Board Member

Matt Steele is a seasoned digital marketer with over 15 years of experience managing social and digital media for some of San Diego’s most iconic brands, including the San Diego Zoo, Taylor Guitars, and Stone Brewing Co. With a deep understanding of paid media, earned media, SEO, CRM, public relations, and other digital marketing disciplines, he has a proven track record of creating successful campaigns that engage and inspire audiences.

As a passionate advocate for conservation, Matt is honored to serve on the board of Wildlife Madagascar. He developed a lifelong passion for conservation during his tenure at the San Diego Zoo Wildlife Alliance, where he gained valuable insights into the importance of preserving our planet’s wildlife and ecosystems.

With his wealth of experience and dedication to conservation, Matt is committed to using his skills to help Wildlife Madagascar achieve its mission of protecting Madagascar’s unique and endangered species. He looks forward to working with the organization’s team and fellow board members to create effective digital marketing strategies that drive engagement, raise awareness, and mobilize support for this vital cause.


What draws you to support wildlife conservation and education?
During my 10 years leading social media for the San Diego Zoo Wildlife Alliance, my love of animals grew and I learned about the serious plight that species all over the world face. It awakened a passion for wildlife conservation and a deeper understanding of how imperative conservation is, not only for animals but for humans as well. Places like Madagascar are the most glaring examples of the need for wildlife conservation, as it evolved separately from the rest of the world and has unique and precious species found nowhere else. 

Matt Steele at the beach

What about working in social media do you like the most?
I like that it keeps me on my toes. The landscape of tech and social media changes daily, and I’m forced to not only stay on the cutting edge, but devise strategies that are fluid and dynamic in order to adapt to constant change. I also love the creative side of what I do. I’m a writer and artist first, so I’m glad I landed in a field that has a creative aspect. I get to create compelling words and media, which is a win in my book.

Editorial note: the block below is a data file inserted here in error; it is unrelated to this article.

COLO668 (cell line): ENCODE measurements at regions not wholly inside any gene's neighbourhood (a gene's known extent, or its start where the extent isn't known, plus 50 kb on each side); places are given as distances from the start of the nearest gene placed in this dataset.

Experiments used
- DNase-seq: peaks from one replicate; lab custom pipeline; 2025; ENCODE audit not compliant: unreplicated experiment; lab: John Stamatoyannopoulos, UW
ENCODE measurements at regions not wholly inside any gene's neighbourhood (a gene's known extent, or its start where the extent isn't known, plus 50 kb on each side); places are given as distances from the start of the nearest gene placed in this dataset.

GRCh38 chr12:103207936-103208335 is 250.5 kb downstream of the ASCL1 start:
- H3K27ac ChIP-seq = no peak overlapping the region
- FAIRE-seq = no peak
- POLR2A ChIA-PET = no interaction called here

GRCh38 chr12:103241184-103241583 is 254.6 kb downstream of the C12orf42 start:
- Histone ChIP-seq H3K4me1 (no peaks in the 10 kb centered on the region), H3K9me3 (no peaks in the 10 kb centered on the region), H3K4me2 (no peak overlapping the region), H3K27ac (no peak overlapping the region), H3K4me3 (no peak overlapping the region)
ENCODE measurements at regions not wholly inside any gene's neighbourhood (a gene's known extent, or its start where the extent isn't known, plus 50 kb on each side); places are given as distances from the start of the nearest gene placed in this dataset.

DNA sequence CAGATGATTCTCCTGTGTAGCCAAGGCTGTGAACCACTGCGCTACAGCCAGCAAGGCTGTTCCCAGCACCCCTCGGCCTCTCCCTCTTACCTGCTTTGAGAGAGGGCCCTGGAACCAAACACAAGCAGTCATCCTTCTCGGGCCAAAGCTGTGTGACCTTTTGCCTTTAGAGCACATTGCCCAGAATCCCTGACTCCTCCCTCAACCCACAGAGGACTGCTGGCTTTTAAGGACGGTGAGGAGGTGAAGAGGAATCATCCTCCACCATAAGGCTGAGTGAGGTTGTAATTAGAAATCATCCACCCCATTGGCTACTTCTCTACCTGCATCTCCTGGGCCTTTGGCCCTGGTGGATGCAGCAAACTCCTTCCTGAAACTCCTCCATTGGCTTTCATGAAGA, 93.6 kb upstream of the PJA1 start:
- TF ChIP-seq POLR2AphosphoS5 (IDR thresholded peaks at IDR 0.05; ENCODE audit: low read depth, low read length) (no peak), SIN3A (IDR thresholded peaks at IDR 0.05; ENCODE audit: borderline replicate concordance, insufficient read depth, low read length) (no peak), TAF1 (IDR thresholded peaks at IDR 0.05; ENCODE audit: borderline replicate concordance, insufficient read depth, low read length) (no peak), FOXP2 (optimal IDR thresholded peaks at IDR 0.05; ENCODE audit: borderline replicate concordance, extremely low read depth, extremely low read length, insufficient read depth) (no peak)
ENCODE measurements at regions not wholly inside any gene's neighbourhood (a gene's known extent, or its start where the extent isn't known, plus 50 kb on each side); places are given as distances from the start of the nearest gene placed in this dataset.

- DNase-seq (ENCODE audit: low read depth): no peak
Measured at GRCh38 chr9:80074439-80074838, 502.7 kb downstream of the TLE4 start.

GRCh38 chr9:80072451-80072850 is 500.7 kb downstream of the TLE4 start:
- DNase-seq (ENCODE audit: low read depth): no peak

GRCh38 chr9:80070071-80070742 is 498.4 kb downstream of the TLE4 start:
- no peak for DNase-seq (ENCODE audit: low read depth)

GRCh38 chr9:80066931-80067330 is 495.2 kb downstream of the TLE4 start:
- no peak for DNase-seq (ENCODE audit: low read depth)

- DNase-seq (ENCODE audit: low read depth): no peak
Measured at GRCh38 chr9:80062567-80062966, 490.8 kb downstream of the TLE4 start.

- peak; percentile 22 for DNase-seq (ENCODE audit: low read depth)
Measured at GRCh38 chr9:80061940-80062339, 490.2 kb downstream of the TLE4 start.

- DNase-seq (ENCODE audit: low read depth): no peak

What is one of the most memorable experiences in your career?
One of the most memorable moments was meeting Nola, one of only a few northern white rhinos left on Earth. I got to spend time with her at the San Diego Zoo Safari Park, and she was so gentle and comfortable around people. I got to touch her and be with her for a few minutes and I’ll never forget it. She died the next year, and now there are only two northern white rhinos left on the planet. It was such an honor to meet Nola and be in the presence of a soon-to-be extinct animal. It really drove home the dire need for wildlife conservation. 

Matt Steele meeting a southern white rhino
Saying hello to a southern white rhino at the SDZWA Rhino Rescue Center

Who or what inspires you?
My partner Soroya inspires me. They are the smartest, hardest-working, and most impressive person I know. Soroya is a published professor of theatre at USD, theatre maker, union activist, social justice activist, and the kindest, most empathetic person. I’m lucky to be surrounded and inspired by them.

Matt Steele and Soroya

Share with us a book or film that has had an impact on you.
I usually just say that Slaughterhouse Five by Kurt Vonnegut is my favorite book just so I don’t have to think too hard about it. I do really admire Kurt Vonnegut and believe we lost a national treasure when he died, but honestly there are hundreds of books, poems, films, and other creative works that have blown me away. It’s so hard to choose just one!

What do you find interesting about Madagascar and its wildlife?
The history of Madagascar as a microcosm of evolution with resulting wildlife found nowhere else in the world fascinates me. Lemurs, and other prosimians, especially intrigue me. Madagascar is like the Galapagos Islands (and many other islands) where creatures evolved only there, and it must be protected at all costs. One last thing that blows my mind is the theory of how Madagascar was formed by floating land “rafts” from Africa. Look it up, it’s fascinating!